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August 2003, Vol. 126, No.8
A changing market: expenditures by Hispanic consumers, revisited
Geoffrey D. Paulin
The Hispanic population in the United States continues to grow. Accounting for more than 6 percent of the U.S. population in 1980, the share nearly doubled by the year 2000, with Hispanics accounting for just under 12 percent of the population.1 Growing at more than 1 percent every 5 years since 1980, the Hispanic population experienced its largest increase during the 1995–2000 period, when it increased nearly 1.5 percent. Similarly, Hispanics account for an increasing portion of consumer spending—more than 6 percent in 1995 and more than 7 percent in 2000.2
Many authors treat Hispanics as a homogenous group, and have shown differences in expenditure patterns from other groups, such as White and Black consumers.3 However, recent work has shown that within the Hispanic community, expenditure patterns differ substantially by geographic origin. That is, families of Mexican origin spend differently from those of Puerto Rican, Cuban, or those of other Hispanic origin. This is true of expenditure patterns in general,4 and for expenditures on specific items, such as food.5 Due to these differences, it is important to note that the size and composition of the U.S. Hispanic population are changing. From 1994–95 to 2000–01, the number of Hispanic consumer units grew faster (21.8 percent) than the number of non-Hispanic consumer units (5.9 percent).6 Among those Hispanic consumer units, the growth rates ranged from 9.4 percent for Mexican families to 76.6 percent for other Spanish families. The change in composition can be seen when examining the distribution of consumer units by ethnic origin. Although Mexican origin was still the largest segment in 2000–01 (56 percent), it has fallen as a share of all Hispanic consumer units since 1994–95 (62 percent). The Puerto Rican share was a little more than 11 percent in both years, while all other groups saw increases in their shares of Hispanic families over the same time period. Cuban and Central or South American families increased their shares between 1 percentage point and 2 percentage points; those of other Spanish origin increased their share by nearly 4 percentage points. (See table 1.) It is important to point out that some of these changes are undoubtedly due to changes in procedures used by the source from which these data are obtained. However, independent sources also show differences in growth patterns within the Hispanic community.7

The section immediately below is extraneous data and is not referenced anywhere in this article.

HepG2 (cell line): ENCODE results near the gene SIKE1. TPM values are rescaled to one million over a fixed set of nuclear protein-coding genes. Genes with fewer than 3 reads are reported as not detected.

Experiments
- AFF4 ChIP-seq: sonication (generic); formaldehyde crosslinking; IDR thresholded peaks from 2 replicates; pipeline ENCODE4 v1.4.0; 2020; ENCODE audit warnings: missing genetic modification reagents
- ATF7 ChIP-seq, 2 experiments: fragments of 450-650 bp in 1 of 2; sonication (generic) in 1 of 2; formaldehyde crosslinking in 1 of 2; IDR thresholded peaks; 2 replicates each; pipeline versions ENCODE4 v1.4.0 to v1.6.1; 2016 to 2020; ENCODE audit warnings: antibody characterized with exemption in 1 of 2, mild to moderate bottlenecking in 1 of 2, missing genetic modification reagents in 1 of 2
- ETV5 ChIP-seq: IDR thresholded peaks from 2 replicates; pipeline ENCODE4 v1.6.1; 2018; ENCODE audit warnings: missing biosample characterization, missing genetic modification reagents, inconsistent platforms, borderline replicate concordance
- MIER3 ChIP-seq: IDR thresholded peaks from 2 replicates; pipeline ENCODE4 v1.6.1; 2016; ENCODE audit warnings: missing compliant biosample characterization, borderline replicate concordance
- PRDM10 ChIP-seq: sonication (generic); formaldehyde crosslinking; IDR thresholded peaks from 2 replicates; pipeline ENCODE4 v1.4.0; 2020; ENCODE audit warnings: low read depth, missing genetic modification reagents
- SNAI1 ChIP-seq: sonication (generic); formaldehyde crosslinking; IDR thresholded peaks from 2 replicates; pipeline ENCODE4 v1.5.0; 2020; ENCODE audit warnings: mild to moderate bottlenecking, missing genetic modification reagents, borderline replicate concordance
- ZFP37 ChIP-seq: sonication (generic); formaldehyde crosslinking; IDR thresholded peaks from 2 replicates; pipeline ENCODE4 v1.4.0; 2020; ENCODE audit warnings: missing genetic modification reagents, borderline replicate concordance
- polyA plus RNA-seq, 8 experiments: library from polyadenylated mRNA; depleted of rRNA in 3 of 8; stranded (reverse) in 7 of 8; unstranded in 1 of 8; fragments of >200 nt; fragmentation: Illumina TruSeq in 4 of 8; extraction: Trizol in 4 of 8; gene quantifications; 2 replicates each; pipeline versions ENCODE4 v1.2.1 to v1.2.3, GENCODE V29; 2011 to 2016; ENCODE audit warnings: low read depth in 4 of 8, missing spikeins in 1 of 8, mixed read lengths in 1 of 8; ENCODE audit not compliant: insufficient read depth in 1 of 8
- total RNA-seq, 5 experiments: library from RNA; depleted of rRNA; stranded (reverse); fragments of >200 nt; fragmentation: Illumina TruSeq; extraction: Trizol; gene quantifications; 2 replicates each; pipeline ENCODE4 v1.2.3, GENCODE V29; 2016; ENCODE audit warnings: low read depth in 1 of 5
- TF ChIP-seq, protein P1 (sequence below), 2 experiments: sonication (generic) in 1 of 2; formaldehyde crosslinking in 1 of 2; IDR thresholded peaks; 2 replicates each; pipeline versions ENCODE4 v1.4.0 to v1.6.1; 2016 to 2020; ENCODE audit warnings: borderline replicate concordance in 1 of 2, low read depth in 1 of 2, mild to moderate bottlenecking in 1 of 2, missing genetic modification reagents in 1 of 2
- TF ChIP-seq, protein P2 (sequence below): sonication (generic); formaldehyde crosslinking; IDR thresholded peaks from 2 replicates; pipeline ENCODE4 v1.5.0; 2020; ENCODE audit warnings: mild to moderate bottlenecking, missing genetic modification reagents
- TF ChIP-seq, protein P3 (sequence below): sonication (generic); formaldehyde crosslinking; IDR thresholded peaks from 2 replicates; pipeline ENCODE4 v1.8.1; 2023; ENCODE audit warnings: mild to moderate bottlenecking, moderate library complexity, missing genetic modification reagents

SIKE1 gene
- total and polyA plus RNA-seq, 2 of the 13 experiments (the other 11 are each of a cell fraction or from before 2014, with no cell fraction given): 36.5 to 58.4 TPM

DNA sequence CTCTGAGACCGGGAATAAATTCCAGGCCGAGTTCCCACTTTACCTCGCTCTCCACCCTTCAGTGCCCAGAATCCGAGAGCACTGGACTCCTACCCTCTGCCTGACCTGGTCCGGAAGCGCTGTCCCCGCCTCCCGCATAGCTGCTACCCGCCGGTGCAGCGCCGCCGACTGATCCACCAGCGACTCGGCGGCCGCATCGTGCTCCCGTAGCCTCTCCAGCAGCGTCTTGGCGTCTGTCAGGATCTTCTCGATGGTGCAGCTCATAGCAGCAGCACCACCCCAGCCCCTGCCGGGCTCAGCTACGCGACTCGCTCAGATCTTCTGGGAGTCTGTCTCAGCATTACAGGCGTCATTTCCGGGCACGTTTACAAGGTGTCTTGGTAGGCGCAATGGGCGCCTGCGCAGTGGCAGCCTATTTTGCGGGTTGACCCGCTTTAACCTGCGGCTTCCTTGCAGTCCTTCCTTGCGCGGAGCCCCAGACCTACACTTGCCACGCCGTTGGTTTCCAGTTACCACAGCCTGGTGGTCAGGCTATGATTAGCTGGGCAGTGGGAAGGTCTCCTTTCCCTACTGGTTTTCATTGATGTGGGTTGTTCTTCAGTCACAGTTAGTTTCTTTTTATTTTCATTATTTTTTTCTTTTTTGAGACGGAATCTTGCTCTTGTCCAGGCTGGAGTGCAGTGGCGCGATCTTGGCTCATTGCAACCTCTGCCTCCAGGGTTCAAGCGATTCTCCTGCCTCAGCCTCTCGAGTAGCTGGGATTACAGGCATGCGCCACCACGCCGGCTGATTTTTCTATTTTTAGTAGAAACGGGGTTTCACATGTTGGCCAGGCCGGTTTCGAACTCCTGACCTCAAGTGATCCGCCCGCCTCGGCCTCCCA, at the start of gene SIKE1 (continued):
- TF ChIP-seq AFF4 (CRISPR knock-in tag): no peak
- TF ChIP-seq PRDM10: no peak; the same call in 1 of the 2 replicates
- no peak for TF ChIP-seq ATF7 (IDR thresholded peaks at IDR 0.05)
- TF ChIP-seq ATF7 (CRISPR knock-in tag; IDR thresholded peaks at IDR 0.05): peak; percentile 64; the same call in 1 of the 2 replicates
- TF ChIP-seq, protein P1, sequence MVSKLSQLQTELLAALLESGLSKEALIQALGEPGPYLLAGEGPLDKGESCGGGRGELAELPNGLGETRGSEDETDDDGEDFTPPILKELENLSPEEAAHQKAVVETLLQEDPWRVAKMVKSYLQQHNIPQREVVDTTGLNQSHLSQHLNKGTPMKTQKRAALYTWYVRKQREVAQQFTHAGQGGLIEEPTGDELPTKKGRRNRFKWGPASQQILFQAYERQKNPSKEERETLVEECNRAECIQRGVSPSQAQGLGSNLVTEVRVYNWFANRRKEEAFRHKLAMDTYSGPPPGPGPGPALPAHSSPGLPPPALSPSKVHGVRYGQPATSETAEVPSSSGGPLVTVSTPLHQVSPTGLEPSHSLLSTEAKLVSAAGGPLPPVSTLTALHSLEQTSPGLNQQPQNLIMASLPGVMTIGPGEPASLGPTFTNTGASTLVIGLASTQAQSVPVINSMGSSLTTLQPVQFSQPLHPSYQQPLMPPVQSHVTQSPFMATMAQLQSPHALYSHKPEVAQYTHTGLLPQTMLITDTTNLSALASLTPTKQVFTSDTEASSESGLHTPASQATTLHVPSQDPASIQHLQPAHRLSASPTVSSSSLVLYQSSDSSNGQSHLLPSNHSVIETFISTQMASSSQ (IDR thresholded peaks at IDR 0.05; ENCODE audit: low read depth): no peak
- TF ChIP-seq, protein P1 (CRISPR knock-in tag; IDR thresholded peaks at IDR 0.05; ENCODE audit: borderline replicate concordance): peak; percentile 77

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1 Geoffrey D. Paulin and David L. Ferraro, "Do Expenditures Explain Income? A Study of Variables for Income Imputation," Journal of Economic and Social Measurement, 22, 1996, pp. 103–28.
2 G.E.P. Box and D.R. Cox, "An Analysis of Transformations," Journal of the Royal Statistical Society, number 2, Series B, 1964, pp. 211–43.
3 Even if l is 1, it is hard to imagine why Y is transformed to be Y- 1.
4 Stuart Scott and Daniel J. Rope, "Distributions and Transformations for Family Expenditures," 1993 Proceedings of the Section on Social Statistics (Alexandria, VA, American Statistical Association, 1993), pp. 741–46.
5 Perhaps a more acoustically pleasing term is "marginal propensity to spend," but the abbreviation, MPS, might be confused with "marginal propensity to save," which is the opposite of MPE. Another candidate is "marginal propensity to purchase," but again, MPP is a term commonly used in economic literature to indicate "marginal physical product."
6 The exception is for goods or services that are perfectly price-inelastic. That is, quantities purchased do not change at all in response to changes in prices. An example is a life-saving prescription drug. A consumer who needs the drug will pay nearly any price to obtain it, even if it means selling possessions. However, even if the drug is inexpensive, the consumer will not increase quantity purchased, because the extra medication would be wasted. Nonetheless, while such goods and services may exist, they are unusual, and not likely to be found for the aggregate categories described; for example, in order for a good such as shelter and utilities or transportation to be perfectly price-inelastic, every component would have to be. Even with healthcare, this is not likely to be true. Even less likely, some components could have positive price elasticities and some negative, and in such magnitudes that they would exactly balance each other out in the aggregate. However, a positive price elasticity indicates an increase in quantity demanded as price rises, which is exceedingly unlikely to be observed in practice; even if it were, the magnitudes of the component elasticities exactly balancing is also not likely to be observed.
7 Readers familiar with budget constraints and indifference curves will note that when calculating the Engel curve, the slope of the budget constraint remains constant, but income changes. But when relative prices change, the slope of the budget constraint changes. Even on the same indifference curve, consumers will decrease purchases of the more expensive good and increase purchases of the less expensive good. If income is held constant so that the budget constraint under the old and new price levels cross, consumers will still move to a different indifference curve in response to the change in relative prices. Either way, the Engel curve changes when relative prices change, except for goods with perfect price-inelasticity.
Related BLS programs
Consumer Expenditure Survey
Consumer Price Index
A growing market: expenditures by Hispanic consumers.—Mar. 1998.
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